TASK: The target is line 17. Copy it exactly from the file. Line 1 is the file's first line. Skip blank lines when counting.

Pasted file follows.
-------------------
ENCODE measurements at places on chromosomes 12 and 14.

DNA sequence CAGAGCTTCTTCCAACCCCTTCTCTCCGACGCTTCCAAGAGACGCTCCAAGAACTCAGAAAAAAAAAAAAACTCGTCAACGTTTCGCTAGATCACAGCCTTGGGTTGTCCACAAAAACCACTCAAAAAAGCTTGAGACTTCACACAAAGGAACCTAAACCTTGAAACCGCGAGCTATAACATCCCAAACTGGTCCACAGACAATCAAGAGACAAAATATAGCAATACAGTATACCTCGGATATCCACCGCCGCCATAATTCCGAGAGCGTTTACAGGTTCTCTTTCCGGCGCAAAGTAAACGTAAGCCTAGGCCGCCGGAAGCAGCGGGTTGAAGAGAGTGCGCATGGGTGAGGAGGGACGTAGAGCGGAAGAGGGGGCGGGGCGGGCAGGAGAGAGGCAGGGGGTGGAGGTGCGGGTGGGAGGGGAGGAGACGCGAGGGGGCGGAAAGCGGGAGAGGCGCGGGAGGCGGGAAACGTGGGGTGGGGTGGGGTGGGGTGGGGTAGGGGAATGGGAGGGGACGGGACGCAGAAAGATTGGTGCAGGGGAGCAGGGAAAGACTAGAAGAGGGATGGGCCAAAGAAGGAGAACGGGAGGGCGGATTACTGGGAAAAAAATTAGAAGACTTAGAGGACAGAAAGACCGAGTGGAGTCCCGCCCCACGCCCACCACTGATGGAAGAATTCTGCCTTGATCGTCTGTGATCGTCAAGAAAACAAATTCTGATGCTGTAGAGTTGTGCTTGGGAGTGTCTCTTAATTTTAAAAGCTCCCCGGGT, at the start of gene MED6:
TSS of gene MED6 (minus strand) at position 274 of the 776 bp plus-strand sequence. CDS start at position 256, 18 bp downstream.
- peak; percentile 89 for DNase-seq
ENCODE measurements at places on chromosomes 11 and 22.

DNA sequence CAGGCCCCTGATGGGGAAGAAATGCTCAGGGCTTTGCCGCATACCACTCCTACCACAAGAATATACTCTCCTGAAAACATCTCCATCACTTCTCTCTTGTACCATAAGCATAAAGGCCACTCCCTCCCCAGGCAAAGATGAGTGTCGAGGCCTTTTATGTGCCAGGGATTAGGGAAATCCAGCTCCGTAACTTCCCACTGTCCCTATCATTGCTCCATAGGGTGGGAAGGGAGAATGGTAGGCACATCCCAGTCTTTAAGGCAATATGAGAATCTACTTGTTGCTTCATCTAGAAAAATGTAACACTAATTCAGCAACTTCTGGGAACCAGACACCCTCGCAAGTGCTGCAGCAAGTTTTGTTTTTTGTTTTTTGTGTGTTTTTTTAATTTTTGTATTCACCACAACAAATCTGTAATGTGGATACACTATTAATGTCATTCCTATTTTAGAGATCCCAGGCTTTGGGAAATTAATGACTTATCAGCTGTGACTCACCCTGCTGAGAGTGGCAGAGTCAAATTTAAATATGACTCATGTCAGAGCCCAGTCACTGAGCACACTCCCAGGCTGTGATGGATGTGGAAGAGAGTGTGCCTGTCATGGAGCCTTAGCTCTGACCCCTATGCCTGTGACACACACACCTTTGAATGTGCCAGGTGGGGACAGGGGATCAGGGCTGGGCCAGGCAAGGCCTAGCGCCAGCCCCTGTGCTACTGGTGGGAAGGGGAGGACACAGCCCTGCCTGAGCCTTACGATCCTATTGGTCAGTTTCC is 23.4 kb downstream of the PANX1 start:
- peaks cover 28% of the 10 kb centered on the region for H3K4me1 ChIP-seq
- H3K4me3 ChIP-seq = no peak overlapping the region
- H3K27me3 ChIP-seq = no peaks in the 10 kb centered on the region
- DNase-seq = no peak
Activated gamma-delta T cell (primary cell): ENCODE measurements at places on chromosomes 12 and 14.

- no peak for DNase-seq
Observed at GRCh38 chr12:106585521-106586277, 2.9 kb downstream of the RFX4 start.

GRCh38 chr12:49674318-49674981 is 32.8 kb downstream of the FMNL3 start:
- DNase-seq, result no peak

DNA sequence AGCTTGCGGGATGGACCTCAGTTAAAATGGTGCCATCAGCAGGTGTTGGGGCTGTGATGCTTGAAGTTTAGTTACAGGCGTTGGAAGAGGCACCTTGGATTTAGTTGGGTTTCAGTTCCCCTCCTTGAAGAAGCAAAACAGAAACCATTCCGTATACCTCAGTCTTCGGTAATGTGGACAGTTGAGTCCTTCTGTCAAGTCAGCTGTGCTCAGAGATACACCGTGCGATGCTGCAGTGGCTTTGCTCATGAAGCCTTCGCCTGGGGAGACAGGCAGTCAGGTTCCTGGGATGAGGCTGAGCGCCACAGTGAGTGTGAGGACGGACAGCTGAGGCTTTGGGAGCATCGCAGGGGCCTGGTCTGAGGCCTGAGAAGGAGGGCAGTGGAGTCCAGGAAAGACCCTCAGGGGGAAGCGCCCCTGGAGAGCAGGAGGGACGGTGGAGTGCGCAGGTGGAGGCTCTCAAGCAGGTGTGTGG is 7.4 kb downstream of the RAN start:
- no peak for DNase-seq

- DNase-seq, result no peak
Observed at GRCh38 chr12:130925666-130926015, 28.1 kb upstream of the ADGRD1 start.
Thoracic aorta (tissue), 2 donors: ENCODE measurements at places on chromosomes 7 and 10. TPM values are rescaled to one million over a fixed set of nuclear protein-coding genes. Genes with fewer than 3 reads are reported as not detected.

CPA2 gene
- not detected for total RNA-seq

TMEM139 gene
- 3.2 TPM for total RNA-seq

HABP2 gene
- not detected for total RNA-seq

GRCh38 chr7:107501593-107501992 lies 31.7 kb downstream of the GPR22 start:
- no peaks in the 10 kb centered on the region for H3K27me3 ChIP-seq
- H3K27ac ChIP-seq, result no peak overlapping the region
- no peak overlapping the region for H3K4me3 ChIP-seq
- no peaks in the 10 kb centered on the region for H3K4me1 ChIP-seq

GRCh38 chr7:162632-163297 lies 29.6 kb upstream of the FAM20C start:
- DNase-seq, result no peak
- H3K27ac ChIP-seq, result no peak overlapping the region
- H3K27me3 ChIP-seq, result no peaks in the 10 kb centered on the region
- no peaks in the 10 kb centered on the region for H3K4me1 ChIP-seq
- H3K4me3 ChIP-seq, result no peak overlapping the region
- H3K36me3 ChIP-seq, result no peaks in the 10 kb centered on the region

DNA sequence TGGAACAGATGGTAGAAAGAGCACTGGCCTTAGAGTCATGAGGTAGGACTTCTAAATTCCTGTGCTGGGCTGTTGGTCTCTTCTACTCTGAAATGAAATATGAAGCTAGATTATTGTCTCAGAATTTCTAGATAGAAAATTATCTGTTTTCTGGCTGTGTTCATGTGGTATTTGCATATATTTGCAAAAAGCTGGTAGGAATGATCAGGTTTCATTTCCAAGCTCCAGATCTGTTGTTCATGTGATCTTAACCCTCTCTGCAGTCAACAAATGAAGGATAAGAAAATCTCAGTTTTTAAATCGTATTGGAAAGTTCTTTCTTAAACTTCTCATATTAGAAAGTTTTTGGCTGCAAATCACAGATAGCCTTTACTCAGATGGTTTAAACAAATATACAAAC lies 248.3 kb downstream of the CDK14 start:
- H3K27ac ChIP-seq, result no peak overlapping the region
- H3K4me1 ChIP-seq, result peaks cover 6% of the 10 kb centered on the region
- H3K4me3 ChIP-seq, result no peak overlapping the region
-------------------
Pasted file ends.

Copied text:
- no peak for DNase-seq